(Photo from National Rail)
Dawlish has taken a battering in the latest storms. Marine Parade is a mess with ballast washed into the road and rails ripped up, part of the wooden station platform has been destroyed, and worst of all, there’s a 90 foot breach in the sea wall east of the station leaving the tracks suspended in mid-air.
Looking at the picture above, I can see why there are estimates of the line being closed for up to two weeks.
Here’s the same location in happier times. The middle coaches of the train are at the point of the breach in the wall.
With global warming bringing more storms this is only going to get worse. In the long term it may prove necessary to abandon this exposed coastal section and construct a new alignment further inland. In the shorter term I think it’s time to look at reinstating one of the two alternative routes closed in the 1960s as diversionary routes for whenever the main line is closed.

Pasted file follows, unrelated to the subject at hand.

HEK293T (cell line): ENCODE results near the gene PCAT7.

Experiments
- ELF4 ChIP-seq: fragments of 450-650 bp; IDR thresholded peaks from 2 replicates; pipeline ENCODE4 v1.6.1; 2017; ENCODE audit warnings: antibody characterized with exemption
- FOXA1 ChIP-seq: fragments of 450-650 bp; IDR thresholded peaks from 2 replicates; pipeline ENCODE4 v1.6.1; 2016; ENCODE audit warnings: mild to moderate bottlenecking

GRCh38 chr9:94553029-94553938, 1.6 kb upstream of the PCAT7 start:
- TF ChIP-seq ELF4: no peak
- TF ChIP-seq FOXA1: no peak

While the branch from Exeter to Newton Abbot via Heathfield may never have been viable, it does look as though closing the former Southern Railway line from Exeter to Plymouth via Okehampton and Tavistock was a very short-sighted decision.
According to Nigel Harris of Rail on Twitter, the estimated cost of rebuilding the old SR route is £250 million. The cost to the south-west’s ecomomy of having the Great Western line closed for the extended period over which it’s likely to be closed has been estimated at £500m. I think you can do the sums.